- Processing the data is necessary to complete a task of public interest or part of carrying out an official function.
- You have a legitimate interest to process a consumer’s data (the broadest and most flexible legal basis).
Are You Still Able to Send Emails to Companies or People in States or Countries with Data Privacy Laws in Place?
Yes, you can still send emails to prospects and companies. However, some very specific requirements must be met to remain in compliance with data privacy laws when you are sending external marketing emails, especially if they are considered “cold emails.”
- You can’t simply send out a cold email to a random list of people or organizations. The targets you select for email outreach must be vetted very carefully, keeping in mind that you must have a legitimate reason to claim that the person or company you’re emailing would benefit from what your email is regarding.
- You should have a notice in your email or on your website (if you’re directing them to a landing page or your general website), that clearly states exactly what information you will be processing, what the purpose is, and how they can unsubscribe or be removed from your email list.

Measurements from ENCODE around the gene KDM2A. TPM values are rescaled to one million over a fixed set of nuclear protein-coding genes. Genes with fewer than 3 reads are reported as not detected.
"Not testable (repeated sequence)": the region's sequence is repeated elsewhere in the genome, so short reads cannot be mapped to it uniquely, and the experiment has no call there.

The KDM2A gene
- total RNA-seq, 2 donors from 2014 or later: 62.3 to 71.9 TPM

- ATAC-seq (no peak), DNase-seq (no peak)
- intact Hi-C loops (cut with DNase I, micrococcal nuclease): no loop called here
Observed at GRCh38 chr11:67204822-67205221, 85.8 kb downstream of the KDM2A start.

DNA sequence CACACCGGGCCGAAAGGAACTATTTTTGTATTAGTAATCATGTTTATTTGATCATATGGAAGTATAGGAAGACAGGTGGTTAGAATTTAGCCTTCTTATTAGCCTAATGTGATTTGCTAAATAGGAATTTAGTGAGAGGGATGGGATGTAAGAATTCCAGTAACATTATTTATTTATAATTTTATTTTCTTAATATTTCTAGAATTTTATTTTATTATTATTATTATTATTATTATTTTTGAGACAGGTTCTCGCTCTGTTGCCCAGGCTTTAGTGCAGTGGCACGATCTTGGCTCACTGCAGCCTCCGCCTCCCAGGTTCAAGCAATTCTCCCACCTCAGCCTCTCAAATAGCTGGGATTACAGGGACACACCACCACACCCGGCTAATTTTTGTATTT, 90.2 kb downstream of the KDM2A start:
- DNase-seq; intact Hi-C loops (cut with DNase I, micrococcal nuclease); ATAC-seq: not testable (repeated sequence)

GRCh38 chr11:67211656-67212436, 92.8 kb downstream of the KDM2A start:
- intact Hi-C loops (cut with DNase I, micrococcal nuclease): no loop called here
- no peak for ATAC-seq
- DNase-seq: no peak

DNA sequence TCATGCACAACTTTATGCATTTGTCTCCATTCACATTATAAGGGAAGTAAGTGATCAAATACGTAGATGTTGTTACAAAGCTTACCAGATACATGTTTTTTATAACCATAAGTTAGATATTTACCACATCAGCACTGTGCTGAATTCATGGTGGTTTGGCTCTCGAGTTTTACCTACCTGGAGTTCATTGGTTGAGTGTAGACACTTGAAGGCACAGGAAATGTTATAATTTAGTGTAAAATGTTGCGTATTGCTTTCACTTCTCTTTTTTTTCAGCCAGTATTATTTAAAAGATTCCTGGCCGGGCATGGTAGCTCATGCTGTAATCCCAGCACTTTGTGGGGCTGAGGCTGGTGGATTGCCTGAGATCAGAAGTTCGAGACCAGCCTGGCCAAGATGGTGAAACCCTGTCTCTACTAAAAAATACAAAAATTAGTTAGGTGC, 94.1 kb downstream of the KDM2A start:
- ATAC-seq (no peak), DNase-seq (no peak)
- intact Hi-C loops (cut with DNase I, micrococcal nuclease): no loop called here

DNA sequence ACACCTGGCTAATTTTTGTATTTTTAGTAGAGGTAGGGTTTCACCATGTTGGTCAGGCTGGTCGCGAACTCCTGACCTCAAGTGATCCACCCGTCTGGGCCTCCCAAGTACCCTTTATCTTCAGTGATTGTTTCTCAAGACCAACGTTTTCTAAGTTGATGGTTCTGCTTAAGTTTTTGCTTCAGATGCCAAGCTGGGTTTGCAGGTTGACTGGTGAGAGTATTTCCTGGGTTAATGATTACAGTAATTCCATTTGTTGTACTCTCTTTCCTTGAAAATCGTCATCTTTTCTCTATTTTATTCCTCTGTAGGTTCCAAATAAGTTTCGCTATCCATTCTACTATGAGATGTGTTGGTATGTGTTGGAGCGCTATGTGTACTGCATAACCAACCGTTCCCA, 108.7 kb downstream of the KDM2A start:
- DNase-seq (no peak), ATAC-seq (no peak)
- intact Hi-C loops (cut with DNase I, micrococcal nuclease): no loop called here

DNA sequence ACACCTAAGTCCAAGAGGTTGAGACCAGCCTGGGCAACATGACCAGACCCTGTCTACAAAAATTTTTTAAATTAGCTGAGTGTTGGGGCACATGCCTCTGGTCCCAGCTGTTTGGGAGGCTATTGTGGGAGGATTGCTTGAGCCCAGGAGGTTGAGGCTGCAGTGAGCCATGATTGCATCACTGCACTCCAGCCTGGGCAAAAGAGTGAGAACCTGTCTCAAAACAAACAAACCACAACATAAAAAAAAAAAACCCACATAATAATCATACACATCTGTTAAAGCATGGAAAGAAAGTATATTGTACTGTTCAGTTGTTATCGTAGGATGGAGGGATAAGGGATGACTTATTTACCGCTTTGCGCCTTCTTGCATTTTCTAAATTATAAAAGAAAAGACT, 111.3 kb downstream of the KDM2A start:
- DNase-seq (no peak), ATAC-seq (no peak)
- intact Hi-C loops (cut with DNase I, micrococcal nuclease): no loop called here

- You should clearly state how the recipient can unsubscribe from any future emails and the method by which the recipient would be able to remove their data from your list or database. The unsubscribe link is the most common way to achieve this, along with messaging on the unsubscribe landing page regarding the way your data is used and instructions on how it can be removed.
How Camoin Associates is Handling These Rapidly Changing Data Privacy Laws
Camoin Associates’ lead generation and website identification tool, ProspectEngage™, tracks website visitation and provides enhanced data about those visitors, so we have conducted thorough research into how these laws impact our digital marketing practices, as well as those of our clients.
Please reach out to us to find out more about how we have been able to navigate data privacy law changes when it comes to specific services, such as lead generation, ProspectEngage™, social media marketing, and business attraction and retention.